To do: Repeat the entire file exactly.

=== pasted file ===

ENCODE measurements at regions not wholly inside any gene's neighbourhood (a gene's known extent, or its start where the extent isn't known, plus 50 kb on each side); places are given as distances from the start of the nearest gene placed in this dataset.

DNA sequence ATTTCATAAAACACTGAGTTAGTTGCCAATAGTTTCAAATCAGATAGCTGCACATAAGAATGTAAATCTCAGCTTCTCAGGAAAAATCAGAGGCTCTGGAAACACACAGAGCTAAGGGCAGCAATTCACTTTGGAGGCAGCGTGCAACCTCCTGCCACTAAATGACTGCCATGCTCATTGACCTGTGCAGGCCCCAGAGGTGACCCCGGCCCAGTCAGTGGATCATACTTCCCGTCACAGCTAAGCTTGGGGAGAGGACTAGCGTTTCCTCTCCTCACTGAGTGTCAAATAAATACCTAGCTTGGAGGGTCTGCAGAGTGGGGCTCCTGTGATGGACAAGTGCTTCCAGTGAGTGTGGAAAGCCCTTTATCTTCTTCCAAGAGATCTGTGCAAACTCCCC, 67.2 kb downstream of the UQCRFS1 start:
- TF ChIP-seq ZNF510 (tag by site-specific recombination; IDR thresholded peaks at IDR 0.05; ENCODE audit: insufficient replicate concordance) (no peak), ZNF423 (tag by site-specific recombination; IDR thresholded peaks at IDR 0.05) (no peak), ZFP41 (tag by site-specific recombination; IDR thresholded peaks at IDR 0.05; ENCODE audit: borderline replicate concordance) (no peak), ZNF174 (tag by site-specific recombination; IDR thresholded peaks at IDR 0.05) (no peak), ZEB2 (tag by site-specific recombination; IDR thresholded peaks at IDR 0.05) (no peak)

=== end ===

ENCODE measurements at regions not wholly inside any gene's neighbourhood (a gene's known extent, or its start where the extent isn't known, plus 50 kb on each side); places are given as distances from the start of the nearest gene placed in this dataset.

DNA sequence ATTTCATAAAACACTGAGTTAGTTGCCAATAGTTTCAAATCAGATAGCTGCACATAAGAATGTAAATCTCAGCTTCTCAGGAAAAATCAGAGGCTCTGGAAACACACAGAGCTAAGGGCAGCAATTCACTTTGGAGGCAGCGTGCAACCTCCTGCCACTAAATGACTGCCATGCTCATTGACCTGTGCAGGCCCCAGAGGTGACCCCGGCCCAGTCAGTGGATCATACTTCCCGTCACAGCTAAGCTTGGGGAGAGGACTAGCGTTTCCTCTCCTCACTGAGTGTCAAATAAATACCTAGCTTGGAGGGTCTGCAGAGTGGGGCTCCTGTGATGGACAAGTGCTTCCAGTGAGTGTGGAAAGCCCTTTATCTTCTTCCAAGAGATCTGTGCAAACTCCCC, 67.2 kb downstream of the UQCRFS1 start:
- TF ChIP-seq ZNF510 (tag by site-specific recombination; IDR thresholded peaks at IDR 0.05; ENCODE audit: insufficient replicate concordance) (no peak), ZNF423 (tag by site-specific recombination; IDR thresholded peaks at IDR 0.05) (no peak), ZFP41 (tag by site-specific recombination; IDR thresholded peaks at IDR 0.05; ENCODE audit: borderline replicate concordance) (no peak), ZNF174 (tag by site-specific recombination; IDR thresholded peaks at IDR 0.05) (no peak), ZEB2 (tag by site-specific recombination; IDR thresholded peaks at IDR 0.05) (no peak)